Counties Jump Into Auto Insurance Debate | News, Sports, Jobs

The boards of a handful of Michigan counties have taken it upon themselves to weigh in on the state’s auto insurance laws.

Several others plan to join them.

These counties are all in agreement: Governor Gretchen Whitmer and the Legislature must roll back some of the long-awaited reforms they agreed to in 2019 that are saving Michigan drivers hundreds of dollars a year.

You might be wondering what auto insurance laws have to do with county governance. The answer is: not much.

These county councils, however, pass resolutions urging the state to make a very specific change to its auto insurance laws. They want lawmakers to remove limits on what medical providers can charge for the rarest and most expensive services, such as 24-hour home care and housing for accident survivors.

These resolutions appear to be inspired by talking points from medical providers who would directly benefit if the law were to be changed.

The resolution passed by Midland County, for example, calls the problem “a humanitarian crisis born of government-imposed price-fixing.” This hyperbole is taken straight from the website of the Michigan Brain Injury Provider Council, a special interest group of medical providers that lobbies against limits on what they can charge insurers.

It’s hard to say why these counties took so long to recognize the problem. Whitmer and the Legislature approved cost control reforms in 2019; they have been coming for more than two years.

The counties have remained largely silent on these reforms so far. It was only after cost controls came into effect last July and medical providers began to feel a pinch that this became a ‘humanitarian crisis’.

The counties make a number of unsubstantiated claims with these resolutions.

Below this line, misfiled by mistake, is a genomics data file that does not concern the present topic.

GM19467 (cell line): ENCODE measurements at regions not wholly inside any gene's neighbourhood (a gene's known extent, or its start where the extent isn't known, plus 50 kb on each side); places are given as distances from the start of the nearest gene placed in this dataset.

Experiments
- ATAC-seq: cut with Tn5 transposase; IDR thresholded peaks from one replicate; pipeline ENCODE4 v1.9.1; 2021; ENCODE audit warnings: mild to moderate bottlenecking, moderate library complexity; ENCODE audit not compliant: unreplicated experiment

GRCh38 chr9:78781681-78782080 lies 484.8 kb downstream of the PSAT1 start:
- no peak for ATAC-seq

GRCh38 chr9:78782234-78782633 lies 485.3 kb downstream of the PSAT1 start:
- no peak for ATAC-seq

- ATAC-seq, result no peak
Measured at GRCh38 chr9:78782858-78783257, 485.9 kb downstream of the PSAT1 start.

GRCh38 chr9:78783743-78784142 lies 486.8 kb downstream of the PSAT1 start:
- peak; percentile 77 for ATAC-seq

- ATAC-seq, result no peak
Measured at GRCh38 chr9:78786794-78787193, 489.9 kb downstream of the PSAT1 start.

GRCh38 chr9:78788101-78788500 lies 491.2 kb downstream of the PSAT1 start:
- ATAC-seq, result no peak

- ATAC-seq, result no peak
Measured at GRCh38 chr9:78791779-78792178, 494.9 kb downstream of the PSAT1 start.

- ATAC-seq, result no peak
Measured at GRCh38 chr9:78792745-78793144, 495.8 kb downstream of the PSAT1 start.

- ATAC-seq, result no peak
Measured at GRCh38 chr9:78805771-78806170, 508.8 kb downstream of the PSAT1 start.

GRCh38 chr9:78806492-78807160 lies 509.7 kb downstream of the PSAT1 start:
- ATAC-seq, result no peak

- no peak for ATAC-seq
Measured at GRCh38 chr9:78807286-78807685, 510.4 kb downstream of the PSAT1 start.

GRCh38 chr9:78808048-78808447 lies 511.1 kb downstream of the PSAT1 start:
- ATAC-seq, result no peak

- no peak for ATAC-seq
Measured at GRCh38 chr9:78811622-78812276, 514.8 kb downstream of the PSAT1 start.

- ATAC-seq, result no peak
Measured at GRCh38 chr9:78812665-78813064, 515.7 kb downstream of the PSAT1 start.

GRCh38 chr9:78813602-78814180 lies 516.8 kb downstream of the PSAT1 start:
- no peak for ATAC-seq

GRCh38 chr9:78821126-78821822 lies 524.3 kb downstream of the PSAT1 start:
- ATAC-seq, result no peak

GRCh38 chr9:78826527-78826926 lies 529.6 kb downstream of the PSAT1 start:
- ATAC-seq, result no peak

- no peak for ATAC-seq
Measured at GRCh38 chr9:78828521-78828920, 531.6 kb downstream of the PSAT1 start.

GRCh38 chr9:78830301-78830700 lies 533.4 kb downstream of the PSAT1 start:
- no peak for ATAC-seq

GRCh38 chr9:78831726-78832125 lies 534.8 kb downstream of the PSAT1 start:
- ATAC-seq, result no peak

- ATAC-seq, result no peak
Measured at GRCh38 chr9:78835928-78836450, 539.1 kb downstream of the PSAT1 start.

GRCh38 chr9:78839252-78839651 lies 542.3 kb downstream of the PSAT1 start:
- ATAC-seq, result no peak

For example, the Midland resolution, like many others, appears to accuse the entire auto insurance industry of fraud. It reads: “Despite the legal requirement (to pay higher rates), Michigan auto insurance companies are only paying providers 45% of what they were receiving in January 2019.”

It’s a bold claim, but the resolution doesn’t point to any supporting evidence.

These resolutions also exaggerate the size of the potential problem. Oakland County, for example, says “already more than 18,000 people with spinal cord injuries, brain injuries and other catastrophic injuries in Michigan need to find another way to receive care and support. “.

This is wrong on two levels. First, only about 6,600 people currently receive the extremely expensive long-term care that was subject to cost control. Second, even among this small group, not everyone has to change care providers.

It is true that a small number of seriously injured accident survivors may need to change their care provider or change their level of care. But Whitmer and the legislature have tried to ease this transition in several ways.

As mentioned, they gave medical providers and their clients two full years to adjust to the reforms. They also asked the state insurance department to help people who are having trouble with their care. Since the new tariffs took effect, there have only been 114 formal complaints, and 97 of them have been resolved. The Legislature even set up a $25 million relief fund for medical providers who need financial support to adjust to cost control. In February, only three had asked for help.

It is difficult to determine the exact extent of the problem, but it is far from a crisis, despite the rhetoric of special interest groups.

Even with the 2019 reforms, Michigan still offers one of the most generous medical coverages in its auto insurance laws nationwide. If it’s a humanitarian crisis, what do you call the situation in almost every other state – the apocalypse?

One thing is clear, though: the 2019 changes allow more people, especially low-income households, to afford car insurance. Cost controls and other reforms are reducing costs for millions of Michigan drivers who have paid the highest insurance rates in the nation for years.

Michael Van Beek is Research Director at the Mackinac Center for Public Policy.

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